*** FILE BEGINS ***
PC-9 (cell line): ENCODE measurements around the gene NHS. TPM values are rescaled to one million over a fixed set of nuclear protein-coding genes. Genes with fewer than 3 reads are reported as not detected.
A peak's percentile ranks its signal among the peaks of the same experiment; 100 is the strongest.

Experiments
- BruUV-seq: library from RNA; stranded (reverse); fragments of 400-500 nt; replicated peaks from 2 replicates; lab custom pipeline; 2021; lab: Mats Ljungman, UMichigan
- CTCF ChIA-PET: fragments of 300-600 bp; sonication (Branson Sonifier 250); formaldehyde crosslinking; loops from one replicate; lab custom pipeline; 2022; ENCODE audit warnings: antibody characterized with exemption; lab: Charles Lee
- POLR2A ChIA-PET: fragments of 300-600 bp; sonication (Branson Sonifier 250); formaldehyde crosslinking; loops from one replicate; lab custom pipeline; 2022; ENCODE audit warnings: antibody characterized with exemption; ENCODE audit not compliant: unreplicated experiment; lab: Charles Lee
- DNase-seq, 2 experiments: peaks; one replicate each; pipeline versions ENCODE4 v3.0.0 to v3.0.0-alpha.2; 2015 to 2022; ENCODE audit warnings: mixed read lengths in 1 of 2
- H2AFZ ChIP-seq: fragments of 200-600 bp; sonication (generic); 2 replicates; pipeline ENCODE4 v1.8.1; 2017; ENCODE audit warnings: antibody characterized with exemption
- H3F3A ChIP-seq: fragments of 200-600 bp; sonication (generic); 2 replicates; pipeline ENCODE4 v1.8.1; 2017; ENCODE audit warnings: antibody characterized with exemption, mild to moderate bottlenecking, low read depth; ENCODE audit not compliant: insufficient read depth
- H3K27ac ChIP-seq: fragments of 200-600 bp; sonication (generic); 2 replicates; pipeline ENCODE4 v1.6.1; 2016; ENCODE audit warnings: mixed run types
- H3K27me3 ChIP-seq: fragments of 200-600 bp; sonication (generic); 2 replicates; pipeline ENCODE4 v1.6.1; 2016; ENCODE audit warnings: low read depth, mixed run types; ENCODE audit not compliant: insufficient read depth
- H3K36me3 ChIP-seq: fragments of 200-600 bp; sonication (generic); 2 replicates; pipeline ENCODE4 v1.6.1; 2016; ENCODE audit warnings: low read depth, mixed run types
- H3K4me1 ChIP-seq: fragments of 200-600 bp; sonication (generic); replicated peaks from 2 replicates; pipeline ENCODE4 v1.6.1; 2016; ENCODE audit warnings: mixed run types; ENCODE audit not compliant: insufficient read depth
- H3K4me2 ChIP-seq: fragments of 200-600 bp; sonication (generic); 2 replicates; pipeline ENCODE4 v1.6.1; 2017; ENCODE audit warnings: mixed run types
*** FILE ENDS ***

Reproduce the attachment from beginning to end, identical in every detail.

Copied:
PC-9 (cell line): ENCODE measurements around the gene NHS. TPM values are rescaled to one million over a fixed set of nuclear protein-coding genes. Genes with fewer than 3 reads are reported as not detected.
A peak's percentile ranks its signal among the peaks of the same experiment; 100 is the strongest.

Experiments
- BruUV-seq: library from RNA; stranded (reverse); fragments of 400-500 nt; replicated peaks from 2 replicates; lab custom pipeline; 2021; lab: Mats Ljungman, UMichigan
- CTCF ChIA-PET: fragments of 300-600 bp; sonication (Branson Sonifier 250); formaldehyde crosslinking; loops from one replicate; lab custom pipeline; 2022; ENCODE audit warnings: antibody characterized with exemption; lab: Charles Lee
- POLR2A ChIA-PET: fragments of 300-600 bp; sonication (Branson Sonifier 250); formaldehyde crosslinking; loops from one replicate; lab custom pipeline; 2022; ENCODE audit warnings: antibody characterized with exemption; ENCODE audit not compliant: unreplicated experiment; lab: Charles Lee
- DNase-seq, 2 experiments: peaks; one replicate each; pipeline versions ENCODE4 v3.0.0 to v3.0.0-alpha.2; 2015 to 2022; ENCODE audit warnings: mixed read lengths in 1 of 2
- H2AFZ ChIP-seq: fragments of 200-600 bp; sonication (generic); 2 replicates; pipeline ENCODE4 v1.8.1; 2017; ENCODE audit warnings: antibody characterized with exemption
- H3F3A ChIP-seq: fragments of 200-600 bp; sonication (generic); 2 replicates; pipeline ENCODE4 v1.8.1; 2017; ENCODE audit warnings: antibody characterized with exemption, mild to moderate bottlenecking, low read depth; ENCODE audit not compliant: insufficient read depth
- H3K27ac ChIP-seq: fragments of 200-600 bp; sonication (generic); 2 replicates; pipeline ENCODE4 v1.6.1; 2016; ENCODE audit warnings: mixed run types
- H3K27me3 ChIP-seq: fragments of 200-600 bp; sonication (generic); 2 replicates; pipeline ENCODE4 v1.6.1; 2016; ENCODE audit warnings: low read depth, mixed run types; ENCODE audit not compliant: insufficient read depth
- H3K36me3 ChIP-seq: fragments of 200-600 bp; sonication (generic); 2 replicates; pipeline ENCODE4 v1.6.1; 2016; ENCODE audit warnings: low read depth, mixed run types
- H3K4me1 ChIP-seq: fragments of 200-600 bp; sonication (generic); replicated peaks from 2 replicates; pipeline ENCODE4 v1.6.1; 2016; ENCODE audit warnings: mixed run types; ENCODE audit not compliant: insufficient read depth
- H3K4me2 ChIP-seq: fragments of 200-600 bp; sonication (generic); 2 replicates; pipeline ENCODE4 v1.6.1; 2017; ENCODE audit warnings: mixed run types